Someone needs to explain to me why wanting clean drinking water makes you an activist, and why proposing to destroy water with chemical warfare doesn’t make a corporation a terrorist.
The Environmental Protection Agency’s (EPA) Unilateral Administrative Order (UAO) is unacceptable to the Shoshone-Bannock Tribes of Fort Hall, Idaho. EPA paves the way for FMC Corp. to sweep their 50-year legacy of waste under the rug.
Since the 19th Century, the plight of the North American bison has paralleled the way of the indigenous people of buffalo bountry and the land itself: decimation, almost to the point of extinction, by non-tribal peoples.
The vast majority of the scientific community hasn’t disagreed about climate change for decades.
There is a thriving movement in Indian country focused on food sovereignty and increased control of local food systems. Like other assets in Indian country, Native food systems have been colonized, altered and, in some cases, destroyed.
Welcome to the laboratory-rat cage, folks. We’re all being experimented on by Monsanto and the federal government.
In April, President Barack Obama signed HR 933 into law. While this appropriations bill was fairly standard, a biotech rider included in it was not.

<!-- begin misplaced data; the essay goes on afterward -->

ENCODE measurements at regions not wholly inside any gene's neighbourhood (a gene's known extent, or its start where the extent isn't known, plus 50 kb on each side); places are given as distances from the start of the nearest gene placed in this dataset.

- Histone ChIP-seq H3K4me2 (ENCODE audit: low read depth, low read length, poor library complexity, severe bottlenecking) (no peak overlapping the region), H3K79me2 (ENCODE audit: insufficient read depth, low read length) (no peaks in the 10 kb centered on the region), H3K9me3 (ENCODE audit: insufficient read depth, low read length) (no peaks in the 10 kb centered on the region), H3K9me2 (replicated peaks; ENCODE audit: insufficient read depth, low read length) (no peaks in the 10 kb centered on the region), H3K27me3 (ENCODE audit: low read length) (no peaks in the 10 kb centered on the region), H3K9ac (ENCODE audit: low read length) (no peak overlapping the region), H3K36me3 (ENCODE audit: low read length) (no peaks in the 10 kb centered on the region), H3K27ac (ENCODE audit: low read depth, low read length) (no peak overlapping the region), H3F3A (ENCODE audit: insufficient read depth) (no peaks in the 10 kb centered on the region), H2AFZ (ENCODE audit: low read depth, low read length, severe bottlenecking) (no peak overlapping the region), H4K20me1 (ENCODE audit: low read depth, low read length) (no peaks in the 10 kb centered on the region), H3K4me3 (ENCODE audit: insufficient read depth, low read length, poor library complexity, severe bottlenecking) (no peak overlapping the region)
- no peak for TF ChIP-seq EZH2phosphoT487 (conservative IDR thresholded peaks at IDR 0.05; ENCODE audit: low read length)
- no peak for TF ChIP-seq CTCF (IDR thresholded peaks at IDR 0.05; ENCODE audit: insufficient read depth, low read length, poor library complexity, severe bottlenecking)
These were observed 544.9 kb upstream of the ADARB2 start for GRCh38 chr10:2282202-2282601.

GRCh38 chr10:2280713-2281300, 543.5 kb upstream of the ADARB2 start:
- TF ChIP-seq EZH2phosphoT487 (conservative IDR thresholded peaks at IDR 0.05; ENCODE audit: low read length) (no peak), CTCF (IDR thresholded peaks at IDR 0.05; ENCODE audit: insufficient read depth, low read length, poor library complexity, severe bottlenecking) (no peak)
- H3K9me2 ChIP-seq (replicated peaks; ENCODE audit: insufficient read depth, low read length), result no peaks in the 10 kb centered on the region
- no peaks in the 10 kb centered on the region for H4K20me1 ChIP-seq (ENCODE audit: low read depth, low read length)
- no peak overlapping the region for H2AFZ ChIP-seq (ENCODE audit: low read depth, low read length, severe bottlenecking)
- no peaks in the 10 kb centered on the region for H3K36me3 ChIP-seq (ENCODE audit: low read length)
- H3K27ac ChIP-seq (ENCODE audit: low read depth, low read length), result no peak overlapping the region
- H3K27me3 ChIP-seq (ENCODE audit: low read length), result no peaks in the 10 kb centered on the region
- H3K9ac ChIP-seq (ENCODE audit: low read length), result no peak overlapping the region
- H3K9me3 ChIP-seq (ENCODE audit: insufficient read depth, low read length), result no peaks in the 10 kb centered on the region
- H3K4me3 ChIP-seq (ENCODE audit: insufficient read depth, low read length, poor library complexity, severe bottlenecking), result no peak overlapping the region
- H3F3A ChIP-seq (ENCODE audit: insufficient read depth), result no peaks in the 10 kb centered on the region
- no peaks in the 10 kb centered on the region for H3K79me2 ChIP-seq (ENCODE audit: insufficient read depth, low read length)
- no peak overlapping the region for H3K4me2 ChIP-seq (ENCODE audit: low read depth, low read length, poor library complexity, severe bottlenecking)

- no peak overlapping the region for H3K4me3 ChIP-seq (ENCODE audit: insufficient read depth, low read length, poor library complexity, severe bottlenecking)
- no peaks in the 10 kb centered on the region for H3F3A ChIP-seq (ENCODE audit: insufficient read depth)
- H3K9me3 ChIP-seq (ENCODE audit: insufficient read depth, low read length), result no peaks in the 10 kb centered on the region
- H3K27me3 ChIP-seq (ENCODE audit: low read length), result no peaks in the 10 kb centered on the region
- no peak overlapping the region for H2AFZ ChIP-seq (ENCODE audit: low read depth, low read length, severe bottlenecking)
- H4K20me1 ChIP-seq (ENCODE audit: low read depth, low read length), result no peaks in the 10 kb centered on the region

The uneven progress associated with fossil fuel pipeline projects on Turtle Island has taken on international dimensions recently. Eminent domain protests and leaking piped networks now routinely are in the news.
“Take only what you need and use everything you take,” my dad would say as we hunted game in the woods or walked the riverbank casting a line. He explained that our way has always been to be careful custodians of the gifts bestowed by the Creator.
Last week, grassroots opponents of the Keystone XL tar sands pipeline hoping to halt its development were successful in submitting over 1 million comments before the State Department’s established April 22, 2013 deadline.
Keesta had thrown the harpoon, and the whale had accepted it, had grabbed and held onto the harpoon according to the agreement they had made through prayers and petitions. Harmony prevailed, whale and whaler were one. (Umeek, Richard Atleo as quoted in Coté, 32)
Recent news of the Klamath Tribe’s victory in a water rights battle after 38 years of court proceedings came as no surprise to the Hoopa Valley Tribe. Hoopa knows that tribal water rights and tribal trust are the most powerful tools for restoring the West’s salmon rivers.
The interplay between law and language is fascinating. “Blood quantum” started without the modern racist connotations in early English cases involving inheritance from a particular person rather than from a racially defined category of persons.
As an enrolled member of the St. Regis Mohawk Tribe (SRMT), I have been made aware of yet another dilution of scant tribal rights and the absolute failure of treaty parties to live up to the spirit of the agreements made as the absolute law of the land.